Frogs and their friendly bacteria

This study evaluated factors that affect the symbiotic bacterial communities that develop on frogs' skin.

It is thought that these bacteria can offer the frog resistance to diseases and could potentially be used as a viable treatment for chytridiomycosis disease, which is partly responsible for widespread amphibian population declines in the wild. 

By looking at the diet, environment and housing of tree frogs at Chester Zoo, we found that specific husbandry practices (carotenoid availability) altered the symbiotic bacterial communities, whereas other husbandry practices do not (UV light and calcium). A second part of the study evaluated the effect of various tagging techniques used to identify individuals in the wild and in captivity. Implanting elastomer tags was found to be the method of least impact.

Project detail

This study aimed to assess the impact of current husbandry practices and marking techniques on the symbiotic bacteria found on frogs at Chester Zoo and the University of Manchester. 

Diseases such as chytridiomycosis are causing amphibian population declines in the wild and these symbiotic bacterial communities could potentially be used as a treatment against the fungal pathogen Batrachochytrium dendrobatidis that causes the disease. As using these frog skin bacteria as a probiotic action against chytrid could be heavily affected by factors such as diet, environment and housing, this research evaluated the impact of varying influences on these bacterial communities. 

Red-eyed and Black-eyed tree frogs were either fed a carotenoid-free diet or one high in carotenoids and had their bacterial colonies routinely measured from skin swabs. Growth, body condition, bacterial communities and fecundity were also monitored in 40 frogs exposed to two dietary treatments and varying UV light sources.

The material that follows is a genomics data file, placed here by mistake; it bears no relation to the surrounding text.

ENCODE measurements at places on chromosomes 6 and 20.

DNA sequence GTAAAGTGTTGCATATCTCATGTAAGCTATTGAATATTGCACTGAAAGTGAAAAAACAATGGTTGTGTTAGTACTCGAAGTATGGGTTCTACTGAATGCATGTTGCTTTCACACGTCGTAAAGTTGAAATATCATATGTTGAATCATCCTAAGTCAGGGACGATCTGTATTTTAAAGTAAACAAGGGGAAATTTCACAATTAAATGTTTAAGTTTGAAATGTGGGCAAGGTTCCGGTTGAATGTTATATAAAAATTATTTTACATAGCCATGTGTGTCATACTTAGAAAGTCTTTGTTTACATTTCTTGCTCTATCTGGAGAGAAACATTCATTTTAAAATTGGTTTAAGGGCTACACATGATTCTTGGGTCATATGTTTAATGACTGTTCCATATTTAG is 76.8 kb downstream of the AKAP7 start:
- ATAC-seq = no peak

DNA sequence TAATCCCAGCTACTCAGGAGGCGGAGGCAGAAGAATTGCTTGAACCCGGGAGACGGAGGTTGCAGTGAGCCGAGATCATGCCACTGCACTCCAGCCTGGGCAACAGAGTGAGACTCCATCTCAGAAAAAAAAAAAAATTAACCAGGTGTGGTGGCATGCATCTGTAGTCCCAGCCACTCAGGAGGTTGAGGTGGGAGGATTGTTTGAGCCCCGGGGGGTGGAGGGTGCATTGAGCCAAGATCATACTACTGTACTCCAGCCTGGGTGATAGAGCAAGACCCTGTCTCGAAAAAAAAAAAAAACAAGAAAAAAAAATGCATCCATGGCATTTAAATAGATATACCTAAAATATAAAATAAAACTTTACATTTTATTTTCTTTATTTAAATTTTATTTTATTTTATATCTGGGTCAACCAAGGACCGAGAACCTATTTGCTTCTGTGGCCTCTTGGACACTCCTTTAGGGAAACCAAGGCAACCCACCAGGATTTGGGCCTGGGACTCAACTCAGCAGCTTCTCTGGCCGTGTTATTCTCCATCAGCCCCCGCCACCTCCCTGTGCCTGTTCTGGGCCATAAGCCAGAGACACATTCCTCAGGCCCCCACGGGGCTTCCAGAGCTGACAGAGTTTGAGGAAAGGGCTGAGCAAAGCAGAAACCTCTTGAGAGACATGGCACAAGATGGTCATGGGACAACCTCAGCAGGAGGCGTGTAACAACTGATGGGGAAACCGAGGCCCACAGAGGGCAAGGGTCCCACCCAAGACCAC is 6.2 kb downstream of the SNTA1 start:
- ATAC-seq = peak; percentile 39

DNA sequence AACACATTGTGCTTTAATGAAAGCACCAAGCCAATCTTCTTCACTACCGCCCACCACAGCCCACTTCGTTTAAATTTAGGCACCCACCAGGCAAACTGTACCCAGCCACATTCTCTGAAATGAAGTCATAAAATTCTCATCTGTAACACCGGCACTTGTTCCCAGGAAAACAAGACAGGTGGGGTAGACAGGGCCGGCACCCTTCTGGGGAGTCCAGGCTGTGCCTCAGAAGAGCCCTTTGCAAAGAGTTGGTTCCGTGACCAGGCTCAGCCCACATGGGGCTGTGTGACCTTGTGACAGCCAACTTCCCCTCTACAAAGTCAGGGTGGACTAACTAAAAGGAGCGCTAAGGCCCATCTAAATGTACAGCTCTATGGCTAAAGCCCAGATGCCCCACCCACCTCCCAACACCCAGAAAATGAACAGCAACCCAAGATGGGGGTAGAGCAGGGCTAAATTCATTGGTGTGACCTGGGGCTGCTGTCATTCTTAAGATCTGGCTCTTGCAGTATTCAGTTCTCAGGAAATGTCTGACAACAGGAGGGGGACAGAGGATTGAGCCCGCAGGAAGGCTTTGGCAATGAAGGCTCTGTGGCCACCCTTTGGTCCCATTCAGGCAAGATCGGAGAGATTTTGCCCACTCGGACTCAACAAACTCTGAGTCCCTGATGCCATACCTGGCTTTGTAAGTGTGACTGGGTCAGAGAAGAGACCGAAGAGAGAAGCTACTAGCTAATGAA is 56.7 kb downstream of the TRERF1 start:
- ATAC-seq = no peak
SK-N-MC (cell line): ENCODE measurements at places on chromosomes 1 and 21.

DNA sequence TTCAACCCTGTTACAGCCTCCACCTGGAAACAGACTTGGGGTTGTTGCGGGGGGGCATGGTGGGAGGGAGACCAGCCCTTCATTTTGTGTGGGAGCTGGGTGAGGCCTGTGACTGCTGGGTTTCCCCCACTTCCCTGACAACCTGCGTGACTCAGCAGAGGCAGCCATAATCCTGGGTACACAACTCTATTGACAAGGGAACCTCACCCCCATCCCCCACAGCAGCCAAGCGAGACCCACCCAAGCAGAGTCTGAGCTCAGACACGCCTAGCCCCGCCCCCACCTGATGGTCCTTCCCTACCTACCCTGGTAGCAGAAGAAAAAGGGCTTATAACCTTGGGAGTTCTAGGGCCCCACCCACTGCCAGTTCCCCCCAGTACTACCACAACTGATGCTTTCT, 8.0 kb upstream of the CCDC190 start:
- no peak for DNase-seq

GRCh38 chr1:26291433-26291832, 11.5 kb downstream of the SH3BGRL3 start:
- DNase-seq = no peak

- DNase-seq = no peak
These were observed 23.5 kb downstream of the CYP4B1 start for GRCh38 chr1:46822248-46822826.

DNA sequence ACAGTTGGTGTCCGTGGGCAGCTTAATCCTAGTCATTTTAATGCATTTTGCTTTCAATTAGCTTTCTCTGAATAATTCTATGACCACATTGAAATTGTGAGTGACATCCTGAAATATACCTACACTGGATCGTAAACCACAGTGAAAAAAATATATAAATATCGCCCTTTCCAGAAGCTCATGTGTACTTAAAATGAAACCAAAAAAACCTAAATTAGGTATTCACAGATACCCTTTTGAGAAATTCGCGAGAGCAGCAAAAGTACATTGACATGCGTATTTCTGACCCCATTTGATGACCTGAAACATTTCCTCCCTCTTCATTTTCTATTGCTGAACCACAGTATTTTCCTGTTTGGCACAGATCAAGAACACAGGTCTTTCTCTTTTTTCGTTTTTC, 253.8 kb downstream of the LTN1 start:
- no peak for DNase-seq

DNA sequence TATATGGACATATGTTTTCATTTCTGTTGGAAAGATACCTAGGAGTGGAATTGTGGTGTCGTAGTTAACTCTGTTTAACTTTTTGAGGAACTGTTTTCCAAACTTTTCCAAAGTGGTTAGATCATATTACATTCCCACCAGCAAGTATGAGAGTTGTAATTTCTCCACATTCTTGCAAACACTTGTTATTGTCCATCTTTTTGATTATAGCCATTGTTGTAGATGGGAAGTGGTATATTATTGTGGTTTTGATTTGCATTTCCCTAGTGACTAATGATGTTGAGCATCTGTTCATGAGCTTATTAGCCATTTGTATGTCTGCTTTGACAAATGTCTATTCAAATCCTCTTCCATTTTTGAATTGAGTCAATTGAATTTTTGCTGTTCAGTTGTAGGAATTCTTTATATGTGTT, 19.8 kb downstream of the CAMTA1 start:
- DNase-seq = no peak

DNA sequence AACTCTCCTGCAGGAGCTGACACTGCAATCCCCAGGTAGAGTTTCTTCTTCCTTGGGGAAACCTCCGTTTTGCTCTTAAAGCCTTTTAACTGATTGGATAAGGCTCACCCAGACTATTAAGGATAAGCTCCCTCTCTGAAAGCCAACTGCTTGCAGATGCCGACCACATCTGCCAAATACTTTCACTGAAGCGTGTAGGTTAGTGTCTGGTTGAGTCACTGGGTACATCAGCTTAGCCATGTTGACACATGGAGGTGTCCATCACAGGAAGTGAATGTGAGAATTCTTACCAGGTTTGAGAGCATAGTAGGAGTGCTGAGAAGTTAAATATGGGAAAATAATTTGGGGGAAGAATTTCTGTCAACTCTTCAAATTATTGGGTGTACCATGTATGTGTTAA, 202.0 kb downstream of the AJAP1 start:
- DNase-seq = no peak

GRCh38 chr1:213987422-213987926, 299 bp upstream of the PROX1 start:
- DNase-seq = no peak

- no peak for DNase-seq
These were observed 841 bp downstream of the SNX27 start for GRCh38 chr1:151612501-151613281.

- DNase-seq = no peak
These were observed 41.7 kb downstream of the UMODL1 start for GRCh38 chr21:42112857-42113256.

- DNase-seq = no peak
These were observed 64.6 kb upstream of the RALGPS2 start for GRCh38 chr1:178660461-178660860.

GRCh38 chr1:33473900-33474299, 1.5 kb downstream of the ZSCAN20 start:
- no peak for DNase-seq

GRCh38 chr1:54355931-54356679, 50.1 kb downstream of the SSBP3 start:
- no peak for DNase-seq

In the second part of the study, two marking methods, routinely used in identifying both wild and zoo individuals were assessed for potential impact; implanted elastomer markers, which are visible beneath transparent or translucent skin, and passive integrated transponder (PIT) tagging, similar to microchipping. Faecal glucocorticoid concentrations, commonly used to assess adrenal activity, and microbial community abundance were measured before and after marking. 

We found that carotenoid availability in captivity affects the symbiotic bacterial communities. Therefore, by gut loading prey items, such as crickets, with carotenoids before feeding them to the frogs, we are encouraging a high abundance of these beneficial bacteria. Boosting baseline UV light provision had no impact on breeding success, growth or symbiotic bacteria, so this has been discontinued. 

When assessing the marking methods, injecting a visible implanted elastomer tag caused fewer changes in the frogs’ skin bacteria than the PIT tags. This is a new finding and further study into this area could discover whether the bacterial changes noted in this study increase the amphibian’s susceptibility to infectious disease.

Project team

Related publications

Antwis, R. E., Garcia, G., Fidgett, A. L., & Preziosi, R. F. (2014). Tagging frogs with passive integrated transponders causes disruption of the cutaneous bacterial community and proliferation of opportunistic fungi. Applied and Environmental  Microbiology, 80(15), 4779-4784.

Antwis, R. E., Haworth, R. L., Engelmoer, D. J., Ogilvy, V., Fidgett, A. L., & Preziosi, R. F. (2014). Ex situ diet influences the bacterial community associated with the skin of red-eyed tree frogs (Agalychnis callidryas). PLoS One, 9(1), e85563.

Antwis, R. E., Preziosi, R. F., & Fidgett, A. L. (2014). The effect of different UV and calcium provisioning on health and fitness traits of red-eyed tree frogs (Agalychnis callidrays). Journal of Zoo and Aquarium Research, 2(3), 69-76.

Antwis, R. E., Purcell, R. S., Walker, S. L., Fidgett, A. L., & Preziosi, R. F. (2014). Effects of visible implanted elastomer marking on physiological traits of frogs. Conservation Physiology, 2(1). 

Key Facts

Carotenoid availability alters the symbiotic bacterial communities on frogs' skin
UV and calcium availability have no effect on growth, breeding or symbiotic bacteria
Implanting elastomer tags impacts skin bacteria less than integrated transponders

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